You’re right, a lot of people don’t want to share their secrets but why hide something when you can share it with the world and let everyone enjoy a little piece of yourself?

  2. adoseofmee on

    It annoys me when people give unhelpful “directions” like that. I like this bag and the green bag, although it’s a bit oilier. If the mixture is too thick, I just add 1/2 water until it’s the right consistency.

  3. emmertt on

    That sauce looks hecka good. As for the fawm kauv, i guess it depends on what you like ot put in it too. I liek mine plain, so i just cook the meat, that’s about it. haha. Although, i do remember when i was younger, my cousins and i would love to do the cabbage roll? Instead of the white flower, we’ll soak the cabbage until it’s soft and roll it up in whatever we like, kinda like those vietnamese rolls. Hella good though. :DmmMmm

  4. adoseofmee on

    The only cabbage rolls I’ve had was cabbage egg rolls–which I’m not that big of a fan of. I prefer the deep-fried, greasy, crunchy egg rolls.

    • hmongcancook on

      I’m making some spring rolls today and looking for a new dipping sauce, so I will try your dipping sauce today. Thanks for sharing and loving the youtube videos.

      • adoseofmee on

        Yum! I love spring rolls, especially in this weather. I’m not sure how well the peanut dipping sauce would work with spring rolls (I’ve never combined them together before) but let me know what you think. I prefer regular hoisin or the Vietnamese dipping sauce.

  5. […] Friday, July 23, 2010 by adoseofmee 4 Comments Fawm Kauv, one of my favorite food.  Enjoy the video!  Here’s the pictorial. […]

  6. Eggrolls Pictorial « A Dose Of Mee on

    […] **The peanut dipping sauce recipe and pictorial can be found here. […]

  7. amie on

    I didn’t even know that we could cook something like this in our hmong recipe…until when I went to visit my aunt in the USA and she made some for me and damn ever since then I’ve been craving for it…but we don’t have hmong store in our country but we do have vietnamese store and they don’t seem to carry those kind of powder.
    btw, I’m from Canada! keep up the good work!

    • adoseofmee on

      Wow, you’ve been missing out on some good food then! Take a good look around the Asian/Vietnamese store the next time you go in–you just might come across a bag of steamed rice roll flour. Good luck!

    • Anonymous on

      Instead of using the actual bags of flour to make them, the stores there might have rice flour and tapioca starch. Mix the two bags together and add 12 cups water. There you go! It makes A LOT, A LOT. Trust me. I usually add a tablespoon of oil to it and a dash of salt. Work great.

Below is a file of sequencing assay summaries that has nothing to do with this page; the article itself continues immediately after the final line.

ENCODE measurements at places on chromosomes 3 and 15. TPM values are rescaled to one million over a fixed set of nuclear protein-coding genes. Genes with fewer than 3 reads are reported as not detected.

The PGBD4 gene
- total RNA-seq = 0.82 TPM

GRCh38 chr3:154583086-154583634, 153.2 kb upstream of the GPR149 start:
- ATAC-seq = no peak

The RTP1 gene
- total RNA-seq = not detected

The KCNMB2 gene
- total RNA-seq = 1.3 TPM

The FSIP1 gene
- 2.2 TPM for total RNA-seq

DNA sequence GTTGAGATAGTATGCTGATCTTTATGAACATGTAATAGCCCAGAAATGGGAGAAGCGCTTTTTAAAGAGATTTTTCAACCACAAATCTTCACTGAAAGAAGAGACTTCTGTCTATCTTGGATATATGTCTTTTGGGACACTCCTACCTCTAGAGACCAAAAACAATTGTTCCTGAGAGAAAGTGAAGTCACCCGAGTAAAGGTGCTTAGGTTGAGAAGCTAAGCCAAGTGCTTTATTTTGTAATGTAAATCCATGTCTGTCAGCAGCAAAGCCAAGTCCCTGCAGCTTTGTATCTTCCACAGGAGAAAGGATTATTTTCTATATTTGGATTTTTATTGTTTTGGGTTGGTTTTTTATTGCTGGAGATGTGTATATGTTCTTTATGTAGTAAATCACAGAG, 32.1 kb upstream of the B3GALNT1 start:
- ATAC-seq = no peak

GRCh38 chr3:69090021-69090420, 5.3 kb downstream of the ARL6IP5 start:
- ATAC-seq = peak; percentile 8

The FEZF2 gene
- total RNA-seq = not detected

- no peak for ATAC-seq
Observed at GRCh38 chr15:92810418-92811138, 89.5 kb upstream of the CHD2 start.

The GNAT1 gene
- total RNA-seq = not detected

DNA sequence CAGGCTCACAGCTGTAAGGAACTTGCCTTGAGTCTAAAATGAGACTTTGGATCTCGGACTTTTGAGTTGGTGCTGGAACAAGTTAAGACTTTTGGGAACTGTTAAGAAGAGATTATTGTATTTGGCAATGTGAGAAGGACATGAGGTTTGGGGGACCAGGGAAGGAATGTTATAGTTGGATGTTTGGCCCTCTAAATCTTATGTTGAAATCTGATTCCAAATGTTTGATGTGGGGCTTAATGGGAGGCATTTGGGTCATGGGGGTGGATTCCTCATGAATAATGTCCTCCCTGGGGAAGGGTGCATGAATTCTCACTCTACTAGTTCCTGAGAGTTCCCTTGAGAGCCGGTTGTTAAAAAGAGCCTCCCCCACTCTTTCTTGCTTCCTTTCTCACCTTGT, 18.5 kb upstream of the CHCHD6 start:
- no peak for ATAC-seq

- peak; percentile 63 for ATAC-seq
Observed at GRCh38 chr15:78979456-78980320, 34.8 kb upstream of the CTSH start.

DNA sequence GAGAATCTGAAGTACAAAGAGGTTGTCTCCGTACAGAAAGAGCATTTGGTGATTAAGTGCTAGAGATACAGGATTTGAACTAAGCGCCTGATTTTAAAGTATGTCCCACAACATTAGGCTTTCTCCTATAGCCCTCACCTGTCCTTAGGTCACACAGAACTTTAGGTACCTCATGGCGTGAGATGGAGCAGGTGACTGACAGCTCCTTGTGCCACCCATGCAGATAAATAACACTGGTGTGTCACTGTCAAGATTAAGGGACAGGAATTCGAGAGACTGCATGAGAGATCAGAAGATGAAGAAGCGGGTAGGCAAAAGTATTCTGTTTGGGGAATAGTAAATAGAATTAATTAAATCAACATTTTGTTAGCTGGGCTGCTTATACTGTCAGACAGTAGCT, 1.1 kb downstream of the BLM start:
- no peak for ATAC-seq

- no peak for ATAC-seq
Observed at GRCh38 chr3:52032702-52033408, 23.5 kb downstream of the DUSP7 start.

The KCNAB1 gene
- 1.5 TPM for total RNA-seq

Learned this from one of my in laws and I’ve been using it since. I made some last night and got at least 50, and threw the rest of the mix away because I got tired. >.<

      • adoseofmee on

        I used to mix the purple steamed rice roll bag, rice flour and tapioca flour together and add an x amount of water but that just made too many so now I stick to the regular bags of flour.

  8. Anonymous on

    i really really REALLY want some now.

  9. Dan on

    That looks delicious!! do they stick to each other on the plate, I want to make some and bring them to work, how well do they hold up in the fridge overnight?

    • adoseofmee on

      Yes, after a few minutes, they end up sticking to each other. I wouldn’t suggest making them the night before and putting them in the fridge because the rolls get hard and the texture is rubbery. It’d be best if you make them fresh the day of, if you have the time, otherwise, leaving them out in room temperature is what I’ve found is the best way to eat leftovers the next day.

  10. Rebecca Lee on

    What flour is it in ‘ Steamed rice roll powder’ Is it rice flour ?? Or mixture of flours — rice flour, tapioca flour, potato flour ? As we can’t buy it in Malaysia

    • adoseofmee on

      I haven’t looked at the ingredients on the back of the bag but I think it’s a mixture of flours. I’ll list the ingredients the next time I make some and will let you know.

  11. rebeccalee586 on

    @MaiBao, next time when you make the rolls or any recipe of pancake that has batter , make the 1st roll or pancake, if it is too thick, add more water to make it thinner. I wonder is this steam roll powder is rice flour or mixture of flours ( rice flour mixed with some tapioca flour ) as I can’t get it here in Malaysia. Happy cooking